by Tony Gjokaj February 22, 2022 6 min read

When my depression was at its most severe, I would wake up anxious every morning.

I did not want to do anything because I was fearful of interacting with people at work and school.

There was absolutely nothing I looked forward to every morning.

I’ve come to realize that the acute bouts of stress that I experienced at that time, along with the inability to relieve that stress, worsened my depression and anxiety.

While there can be various stressors that can contribute to anxiousness, one large factor that played a part was my physical health.

I wasn’t healthy.

I didn’t eat any nutritious foods.

I had poor sleep hygiene.

I didn’t engage in any sort of physical activity.

But once I introduced physical activity into my life, things changed.

Pushing myself towards physical activity helped with my depression and anxiety, and I wanted to reveal to you what helped.

So let’s talk about exercise and how it became a powerful tool to help me conquer my anxiety!

You can also watch this video if you don't like reading too much!

How Exercise Helps With Anxiety

Research has been shown that those with anxiety tend to be more sedentary (less physically active).

This makes sense, because some of us with anxiety would rather stay home and be alone than do things that require some form of discomfort.

One thing you should consider is that exercise allows you to focus on something else other than the thing that makes you anxious.

Another thing to consider is that exercise helps you improve your brain health as well, producing chemicals like serotonin, our “feel-good hormone”.

Exercise has also been shown to help our brain build resilience to stress. This means that we are better able to handle stress and our emotions.

This makes exercise a powerful tool to have in our arsenal.

Conquering Anxiety With Exercise

With anxiety, it doesn’t matter what style of exercise you do.

What matters is the following: Consistency, Accountability, and Motivational Bursts.

With that being said, let’s explore some strategies that will help you in the long term

I. Take Small steps. 

One of the most common issues we have when dealing with anxiety is the huge bouts of fear our brains have with doing anything that causes any sort of discomfort.

The goal with exercise at this time must be something that short, painless, and simple to get to.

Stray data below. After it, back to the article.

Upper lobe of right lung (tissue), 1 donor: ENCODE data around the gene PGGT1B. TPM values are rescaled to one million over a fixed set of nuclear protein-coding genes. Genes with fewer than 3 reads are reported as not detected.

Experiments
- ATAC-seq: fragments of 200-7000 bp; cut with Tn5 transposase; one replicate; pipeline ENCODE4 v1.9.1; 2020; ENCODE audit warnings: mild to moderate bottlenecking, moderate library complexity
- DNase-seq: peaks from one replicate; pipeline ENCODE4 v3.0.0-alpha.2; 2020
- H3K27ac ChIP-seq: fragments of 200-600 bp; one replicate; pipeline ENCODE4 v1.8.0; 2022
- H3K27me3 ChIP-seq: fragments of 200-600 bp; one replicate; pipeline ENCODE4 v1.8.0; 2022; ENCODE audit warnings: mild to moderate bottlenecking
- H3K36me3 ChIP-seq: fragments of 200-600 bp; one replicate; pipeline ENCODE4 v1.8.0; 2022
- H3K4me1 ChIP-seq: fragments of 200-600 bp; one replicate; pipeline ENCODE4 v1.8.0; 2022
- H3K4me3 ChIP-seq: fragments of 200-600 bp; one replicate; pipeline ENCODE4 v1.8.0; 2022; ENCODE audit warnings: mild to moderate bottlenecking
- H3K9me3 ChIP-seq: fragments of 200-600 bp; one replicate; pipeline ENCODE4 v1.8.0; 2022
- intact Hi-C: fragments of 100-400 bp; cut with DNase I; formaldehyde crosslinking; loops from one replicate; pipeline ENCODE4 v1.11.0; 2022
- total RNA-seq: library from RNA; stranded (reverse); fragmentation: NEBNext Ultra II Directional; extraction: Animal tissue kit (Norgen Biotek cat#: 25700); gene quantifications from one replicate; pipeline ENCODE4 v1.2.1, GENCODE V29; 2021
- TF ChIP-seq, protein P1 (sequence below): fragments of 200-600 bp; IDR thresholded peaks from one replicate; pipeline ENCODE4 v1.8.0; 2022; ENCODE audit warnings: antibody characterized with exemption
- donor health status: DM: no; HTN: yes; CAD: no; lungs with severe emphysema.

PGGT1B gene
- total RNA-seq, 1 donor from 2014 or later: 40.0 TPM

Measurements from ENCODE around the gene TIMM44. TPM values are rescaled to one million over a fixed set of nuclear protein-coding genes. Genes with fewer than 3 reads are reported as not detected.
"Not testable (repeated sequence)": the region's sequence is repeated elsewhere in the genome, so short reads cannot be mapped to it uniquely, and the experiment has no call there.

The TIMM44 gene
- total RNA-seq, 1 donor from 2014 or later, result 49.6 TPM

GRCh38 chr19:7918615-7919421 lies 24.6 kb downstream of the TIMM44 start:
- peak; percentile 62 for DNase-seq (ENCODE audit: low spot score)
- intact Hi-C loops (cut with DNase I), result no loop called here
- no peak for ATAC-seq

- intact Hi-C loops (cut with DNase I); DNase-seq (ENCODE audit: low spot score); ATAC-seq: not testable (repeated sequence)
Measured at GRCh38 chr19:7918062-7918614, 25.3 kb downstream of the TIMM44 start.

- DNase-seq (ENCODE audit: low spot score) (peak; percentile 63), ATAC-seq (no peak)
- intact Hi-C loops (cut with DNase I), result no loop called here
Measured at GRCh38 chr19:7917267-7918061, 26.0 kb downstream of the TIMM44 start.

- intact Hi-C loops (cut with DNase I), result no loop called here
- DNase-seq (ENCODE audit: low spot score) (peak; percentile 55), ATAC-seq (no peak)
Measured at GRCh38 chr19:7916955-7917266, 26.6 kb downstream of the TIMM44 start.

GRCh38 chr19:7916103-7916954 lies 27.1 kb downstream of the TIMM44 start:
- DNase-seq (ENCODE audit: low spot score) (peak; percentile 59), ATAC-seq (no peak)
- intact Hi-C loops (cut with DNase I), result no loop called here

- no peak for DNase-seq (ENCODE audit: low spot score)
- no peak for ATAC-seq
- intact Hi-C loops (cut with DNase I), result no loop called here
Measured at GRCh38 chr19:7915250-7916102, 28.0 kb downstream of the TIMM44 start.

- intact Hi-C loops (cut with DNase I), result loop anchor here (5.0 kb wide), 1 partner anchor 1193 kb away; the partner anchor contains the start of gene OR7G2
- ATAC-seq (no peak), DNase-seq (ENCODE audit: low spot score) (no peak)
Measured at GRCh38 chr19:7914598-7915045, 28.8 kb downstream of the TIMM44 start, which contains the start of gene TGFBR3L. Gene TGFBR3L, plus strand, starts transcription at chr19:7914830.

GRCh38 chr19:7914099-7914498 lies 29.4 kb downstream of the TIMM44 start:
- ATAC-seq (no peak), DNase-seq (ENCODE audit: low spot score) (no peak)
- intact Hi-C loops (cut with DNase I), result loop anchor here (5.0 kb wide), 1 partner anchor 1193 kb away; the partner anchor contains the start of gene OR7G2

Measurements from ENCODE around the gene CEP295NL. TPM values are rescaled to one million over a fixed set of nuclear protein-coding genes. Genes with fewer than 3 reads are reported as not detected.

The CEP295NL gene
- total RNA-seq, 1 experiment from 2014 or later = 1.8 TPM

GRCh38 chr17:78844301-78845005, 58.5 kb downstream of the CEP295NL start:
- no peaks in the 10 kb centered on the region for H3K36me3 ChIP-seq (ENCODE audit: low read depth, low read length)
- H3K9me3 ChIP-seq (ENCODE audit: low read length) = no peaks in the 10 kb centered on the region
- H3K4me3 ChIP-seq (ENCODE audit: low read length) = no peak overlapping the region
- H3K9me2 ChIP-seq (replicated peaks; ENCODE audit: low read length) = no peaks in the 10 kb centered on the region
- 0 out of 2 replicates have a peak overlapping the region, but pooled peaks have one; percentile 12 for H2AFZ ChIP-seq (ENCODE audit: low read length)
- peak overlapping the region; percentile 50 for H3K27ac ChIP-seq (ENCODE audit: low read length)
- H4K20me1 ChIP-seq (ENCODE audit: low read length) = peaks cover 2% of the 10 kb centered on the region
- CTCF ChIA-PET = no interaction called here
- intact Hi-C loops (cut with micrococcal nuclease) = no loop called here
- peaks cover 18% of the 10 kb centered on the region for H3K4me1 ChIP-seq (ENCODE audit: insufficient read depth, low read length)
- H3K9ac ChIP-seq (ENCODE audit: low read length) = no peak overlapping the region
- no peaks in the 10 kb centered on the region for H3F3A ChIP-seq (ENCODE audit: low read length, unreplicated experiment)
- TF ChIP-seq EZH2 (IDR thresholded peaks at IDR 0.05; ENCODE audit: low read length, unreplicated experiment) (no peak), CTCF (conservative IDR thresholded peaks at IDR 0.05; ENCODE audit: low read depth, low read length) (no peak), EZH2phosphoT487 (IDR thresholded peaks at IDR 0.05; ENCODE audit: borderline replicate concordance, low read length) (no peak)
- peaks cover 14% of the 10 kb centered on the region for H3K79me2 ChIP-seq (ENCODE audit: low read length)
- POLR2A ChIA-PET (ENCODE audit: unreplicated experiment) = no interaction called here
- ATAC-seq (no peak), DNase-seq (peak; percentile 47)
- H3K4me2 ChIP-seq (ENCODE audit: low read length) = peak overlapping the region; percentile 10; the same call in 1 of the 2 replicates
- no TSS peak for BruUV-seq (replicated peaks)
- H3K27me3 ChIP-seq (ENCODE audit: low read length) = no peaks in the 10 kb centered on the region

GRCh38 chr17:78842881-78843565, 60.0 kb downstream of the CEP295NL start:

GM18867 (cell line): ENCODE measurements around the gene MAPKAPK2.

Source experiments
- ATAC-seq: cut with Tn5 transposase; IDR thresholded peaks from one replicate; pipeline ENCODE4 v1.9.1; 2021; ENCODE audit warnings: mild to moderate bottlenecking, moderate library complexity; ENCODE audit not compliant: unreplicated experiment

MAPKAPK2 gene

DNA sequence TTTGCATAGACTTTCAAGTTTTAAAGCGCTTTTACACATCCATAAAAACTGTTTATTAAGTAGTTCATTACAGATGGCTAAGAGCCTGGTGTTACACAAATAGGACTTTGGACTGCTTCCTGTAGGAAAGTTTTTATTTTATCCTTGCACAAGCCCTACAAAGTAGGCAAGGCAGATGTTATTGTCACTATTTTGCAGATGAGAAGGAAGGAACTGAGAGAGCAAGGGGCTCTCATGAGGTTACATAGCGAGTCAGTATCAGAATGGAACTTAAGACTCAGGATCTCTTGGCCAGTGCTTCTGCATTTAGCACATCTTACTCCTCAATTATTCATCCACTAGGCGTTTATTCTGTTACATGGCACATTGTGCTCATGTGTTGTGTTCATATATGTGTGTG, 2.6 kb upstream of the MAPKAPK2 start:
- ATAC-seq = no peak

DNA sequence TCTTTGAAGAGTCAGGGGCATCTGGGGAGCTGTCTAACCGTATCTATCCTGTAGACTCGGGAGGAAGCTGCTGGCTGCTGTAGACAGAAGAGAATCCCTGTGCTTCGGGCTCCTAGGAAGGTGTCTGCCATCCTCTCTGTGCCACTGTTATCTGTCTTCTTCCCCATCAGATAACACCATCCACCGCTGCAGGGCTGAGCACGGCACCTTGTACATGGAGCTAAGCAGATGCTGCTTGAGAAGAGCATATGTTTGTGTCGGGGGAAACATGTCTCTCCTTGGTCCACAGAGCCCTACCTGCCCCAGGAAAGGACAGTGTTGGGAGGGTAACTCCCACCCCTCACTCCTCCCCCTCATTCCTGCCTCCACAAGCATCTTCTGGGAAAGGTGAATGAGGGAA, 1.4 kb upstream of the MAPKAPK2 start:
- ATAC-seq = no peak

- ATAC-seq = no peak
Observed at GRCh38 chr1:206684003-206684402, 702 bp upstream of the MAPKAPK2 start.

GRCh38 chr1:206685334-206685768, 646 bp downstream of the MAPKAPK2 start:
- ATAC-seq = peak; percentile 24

If you need to go on a brief walk or do some push-ups to start, set a goal. 

This can be something like 5–10 minutes of working out. 
THAT 5–10 minutes compared to not doing ANY exercise of the sort is huge.
From there, you can add more time to your exercises the more momentum you get.

You can slowly introduce more exercises or go for a longer-distance run.

Daily consistency is more important than the perfect workout here.

II. Build up to a few hours of weekly exercise. 

Once you build that consistent habit around exercise and you started to add to the duration, it’s time to build up to a defined weekly exercise goal.

Research has shown that those who had a high level of physical activity are better protected against anxiety symptoms compared to those with a lower level of physical activity.

Now, how much is enough?

We can look at various studies revolving around exercising for depression and anxiety to set a good reference point.

One study, for example, found that 20–30 minutes of daily exercise can help with depression
This equates to around 2.5 to 3.5 hours of weekly exercise.

While this is a good reference point to start, I recommend striving to get ~3.5–4 hours of weekly exercise.This is not only for mental health benefits, but it gives you an ample amount of time to practice and better yourself through your preferred style of fitness.

Whether it is running, weight lifting, or martial arts… do something that you can stick with and enjoy.

III. Accountability partner. 

Now that we have a reference point for how much exercise to do, we now have to reinforce that consistency.

One way to ensure you have that consistency and motivation for exercise is having an accountability partner.

Find a workout partner who will hold you accountable to reach your goals.